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Sulham Woods – 21 February 2024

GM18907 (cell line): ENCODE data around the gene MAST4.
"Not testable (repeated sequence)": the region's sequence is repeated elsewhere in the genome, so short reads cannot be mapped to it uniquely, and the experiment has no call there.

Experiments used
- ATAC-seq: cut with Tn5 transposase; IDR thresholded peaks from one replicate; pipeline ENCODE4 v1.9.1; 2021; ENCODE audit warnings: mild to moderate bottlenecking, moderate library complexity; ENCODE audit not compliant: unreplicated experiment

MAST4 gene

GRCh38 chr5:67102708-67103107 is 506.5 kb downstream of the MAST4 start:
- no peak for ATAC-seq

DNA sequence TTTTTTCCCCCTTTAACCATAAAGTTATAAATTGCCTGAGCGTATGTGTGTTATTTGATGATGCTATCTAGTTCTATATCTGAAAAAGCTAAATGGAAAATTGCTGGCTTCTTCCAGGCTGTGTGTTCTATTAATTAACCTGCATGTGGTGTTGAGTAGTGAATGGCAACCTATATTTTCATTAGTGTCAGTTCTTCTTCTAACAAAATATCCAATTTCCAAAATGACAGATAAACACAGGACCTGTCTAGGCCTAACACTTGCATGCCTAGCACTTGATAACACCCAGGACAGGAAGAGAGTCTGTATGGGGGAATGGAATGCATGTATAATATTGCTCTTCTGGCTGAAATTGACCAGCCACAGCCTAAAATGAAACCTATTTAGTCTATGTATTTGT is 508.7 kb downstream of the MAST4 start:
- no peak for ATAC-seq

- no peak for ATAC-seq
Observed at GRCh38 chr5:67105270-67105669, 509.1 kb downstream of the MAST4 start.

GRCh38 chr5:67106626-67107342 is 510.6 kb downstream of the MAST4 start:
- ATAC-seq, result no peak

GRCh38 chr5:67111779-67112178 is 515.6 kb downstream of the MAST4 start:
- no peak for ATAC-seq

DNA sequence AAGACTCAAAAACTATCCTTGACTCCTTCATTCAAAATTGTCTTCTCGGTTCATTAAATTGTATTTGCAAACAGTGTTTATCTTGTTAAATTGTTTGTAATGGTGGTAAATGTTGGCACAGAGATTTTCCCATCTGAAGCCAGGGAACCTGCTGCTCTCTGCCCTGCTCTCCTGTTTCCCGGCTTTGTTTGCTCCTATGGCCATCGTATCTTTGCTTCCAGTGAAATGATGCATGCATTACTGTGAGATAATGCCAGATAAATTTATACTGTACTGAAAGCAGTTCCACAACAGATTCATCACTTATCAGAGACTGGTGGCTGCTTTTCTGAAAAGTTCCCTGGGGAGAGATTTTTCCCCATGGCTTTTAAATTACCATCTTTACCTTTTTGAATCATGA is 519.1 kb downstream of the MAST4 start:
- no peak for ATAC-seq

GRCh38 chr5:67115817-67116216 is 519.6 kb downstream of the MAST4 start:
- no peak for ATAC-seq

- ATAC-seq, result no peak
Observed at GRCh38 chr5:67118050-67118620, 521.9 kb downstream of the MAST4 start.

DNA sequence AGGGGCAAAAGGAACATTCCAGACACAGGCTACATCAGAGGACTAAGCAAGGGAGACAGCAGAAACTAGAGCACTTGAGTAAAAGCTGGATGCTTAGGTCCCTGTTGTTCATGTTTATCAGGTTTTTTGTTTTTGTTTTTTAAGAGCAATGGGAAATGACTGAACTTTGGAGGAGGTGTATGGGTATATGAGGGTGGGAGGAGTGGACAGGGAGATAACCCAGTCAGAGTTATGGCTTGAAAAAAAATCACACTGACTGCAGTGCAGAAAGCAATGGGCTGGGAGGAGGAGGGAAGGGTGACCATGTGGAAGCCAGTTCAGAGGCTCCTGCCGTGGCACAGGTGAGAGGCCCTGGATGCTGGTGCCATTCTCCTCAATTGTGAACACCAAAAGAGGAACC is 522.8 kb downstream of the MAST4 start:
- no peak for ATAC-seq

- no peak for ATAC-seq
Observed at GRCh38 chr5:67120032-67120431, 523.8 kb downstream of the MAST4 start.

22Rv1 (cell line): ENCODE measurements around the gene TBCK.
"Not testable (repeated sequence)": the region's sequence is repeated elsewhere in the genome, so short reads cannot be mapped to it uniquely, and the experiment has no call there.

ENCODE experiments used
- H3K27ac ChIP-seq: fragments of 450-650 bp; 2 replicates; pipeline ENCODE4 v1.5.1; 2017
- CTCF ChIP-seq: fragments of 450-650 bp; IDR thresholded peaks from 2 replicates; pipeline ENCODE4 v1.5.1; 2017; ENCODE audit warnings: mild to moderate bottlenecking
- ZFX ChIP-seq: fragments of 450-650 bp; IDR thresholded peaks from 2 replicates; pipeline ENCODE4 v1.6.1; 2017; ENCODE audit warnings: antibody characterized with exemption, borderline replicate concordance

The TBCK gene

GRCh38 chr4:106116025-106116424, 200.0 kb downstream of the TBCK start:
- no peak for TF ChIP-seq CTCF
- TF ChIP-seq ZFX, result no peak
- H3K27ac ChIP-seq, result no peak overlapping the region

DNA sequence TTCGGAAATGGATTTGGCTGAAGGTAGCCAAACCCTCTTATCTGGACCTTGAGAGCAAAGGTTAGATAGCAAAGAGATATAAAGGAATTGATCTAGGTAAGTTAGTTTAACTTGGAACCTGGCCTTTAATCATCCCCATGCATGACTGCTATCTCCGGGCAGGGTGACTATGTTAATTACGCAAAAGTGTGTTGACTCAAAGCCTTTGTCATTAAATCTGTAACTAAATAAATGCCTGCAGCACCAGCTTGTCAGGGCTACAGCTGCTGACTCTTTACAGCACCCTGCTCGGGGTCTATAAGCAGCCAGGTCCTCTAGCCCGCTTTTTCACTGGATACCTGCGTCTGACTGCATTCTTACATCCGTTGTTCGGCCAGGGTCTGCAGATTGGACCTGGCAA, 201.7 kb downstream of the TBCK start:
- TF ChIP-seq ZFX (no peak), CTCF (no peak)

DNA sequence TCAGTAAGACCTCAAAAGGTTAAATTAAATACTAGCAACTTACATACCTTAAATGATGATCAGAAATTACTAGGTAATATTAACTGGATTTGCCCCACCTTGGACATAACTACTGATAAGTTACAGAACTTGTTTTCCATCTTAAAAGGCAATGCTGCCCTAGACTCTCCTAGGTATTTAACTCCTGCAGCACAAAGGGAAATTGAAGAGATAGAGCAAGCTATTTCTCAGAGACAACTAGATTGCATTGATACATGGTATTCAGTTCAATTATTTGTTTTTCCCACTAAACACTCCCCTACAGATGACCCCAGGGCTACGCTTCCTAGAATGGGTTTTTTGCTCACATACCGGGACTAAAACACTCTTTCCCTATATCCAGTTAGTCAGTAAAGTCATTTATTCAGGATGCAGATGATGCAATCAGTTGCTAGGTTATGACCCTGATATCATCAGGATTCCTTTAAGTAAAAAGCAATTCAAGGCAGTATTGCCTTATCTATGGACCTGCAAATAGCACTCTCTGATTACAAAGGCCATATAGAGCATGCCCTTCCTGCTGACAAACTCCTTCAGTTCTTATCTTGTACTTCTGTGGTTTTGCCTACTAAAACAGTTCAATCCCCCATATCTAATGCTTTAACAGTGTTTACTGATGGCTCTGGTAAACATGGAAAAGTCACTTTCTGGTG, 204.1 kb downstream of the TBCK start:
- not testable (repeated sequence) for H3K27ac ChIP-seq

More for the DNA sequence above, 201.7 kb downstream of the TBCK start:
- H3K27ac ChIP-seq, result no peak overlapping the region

Rob Stallard led a circular walk, starting from the Cornwell Centre on the western boundary of Tilehurst, on the morning of Wednesday 21 February. The original plan had been to look at the veteran trees of Savernake Forest, near Marlborough, but a forecast of heavy rain and gale force wind gusts had convinced Rob that it would be better to have a local walk instead. This was the third year in a row that the Savernake walk had had to be cancelled due to unfavourable weather conditions. The heavy rain did not materialise, but it was very windy and conditions underfoot were exceedingly muddy, following earlier rain events. The walk started out through Cornwell Copse. What was usually a small stream flowed with greatly increased volume in a deep channel at the lower end of the wood. Soft Shield-fern and Hard-fern were growing on the stream banks. After crossing Sulham Hill, the walk continued through a small copse on the south-west side of the road. Bluebell leaves were showing well. Distinctive fallen leaves helped in the identification of several Wild Service-trees and there were a number of clumps of Butcher’s-broom, bearing both bright red berries and small white flowers on the upper side of what looked like leaves but were actually modified stems. Leaving the copse, the path continued along a fence which separated a horse-grazed field from a very wet ploughed field. A big flock of Redwings plus a few Fieldfares and some Starlings flew up from the grassy pasture and into the trees on the edge of nearby Clay Copse. The route led across the bottom of the ploughed field, then continued southwards along a narrow path which dropped steeply down through the adjoining woods. Rob said that the woods appear to have been clear-felled around the time of World War II, then most had been planted with conifers, leaving just a strip of broad-leaved woodland at the bottom edge of the woods. Dog’s Mercury plants beside the path were well grown but not yet in flower, a few Lesser Celandine plants were flowering and the leaves of Greater Stitchwort were identified. The route dropped down almost to the bottom of woods, then turned westwards along a narrow path through the strip of broad-leaved woodland. Clumps of Hairy Wood-rush were in flower on a bank above the path and a few Primrose flowers were seen. An even narrower path led out into the field below the woods. The next track ran along the edge of the woodland. The underlying geology was now Chalk and the ground underfoot was no longer muddy. A number of Cherry Plum bushes and a single Blackthorn bush in the woodland edge were white with blossom. The Cherry Plum had reflexed sepals, larger flowers and no thorns, while the Blackthorn had clumps of smaller flowers and thorns. The woodland edge turned north-westwards and Rob commented that the sheltered field margin here is good for Chalk flowers in summer. The path led back into the bottom of the woods, where the trees were now mostly Beeches.  A tree at the side of the path had a patch of foam near its base, thought to be caused by a chemical reaction between rising sap and rainwater running down the trunk. In the strip of woodland between the path and the field below were a single bush of Box, a big old Yew and many clumps of Butcher’s-broom, which had probably been planted. There was a dense ground cover of Lesser Periwinkle. The path crossed a temporary stream which was flowing down from woods above, thanks to the excessive rainfall of recent weeks. A deep trackway led towards the road. Rob reported that a Bird’s-nest Orchid had been found on its bank in early summer one year. After re-crossing Sulham Hill, the walk continued along the bottom strip of woodand. Leaves of Sanicle were identified and another Beech tree with foam at its base was found. A bird pellet containing small bones, thought to have been dropped by an owl, was spotted down on the ground. The route then followed a path up through the conifer woods, where a Goldcrest was singing high in the trees, and out onto the ploughed fields. Skylarks were rising up from the ground, singing in flight and then dropping back down again. A flock of Goldfinches were calling from the hedge line. Field Pansy was found in flower and the leaves of Burdock and Parsley-piert were seen. These fields are part of the Sulham Woodmeadows project, which aims to return three large fields to nature. They have been sown with a mixture of grasses and wild flowers and will be grazed by cattle. Over 2 km of hedges have been planted, with ditches being dug next to some of the hedge lines.  After crossing Long Lane, the next path crossed Barefoots Copse, where the feathery leaves of Pignut were seen and Moschatel was found next to the path. The final section of the walk crossed Cornwell Copse and led back to the cars. Most of the group then went to the Greyhound at Tidmarsh for lunch.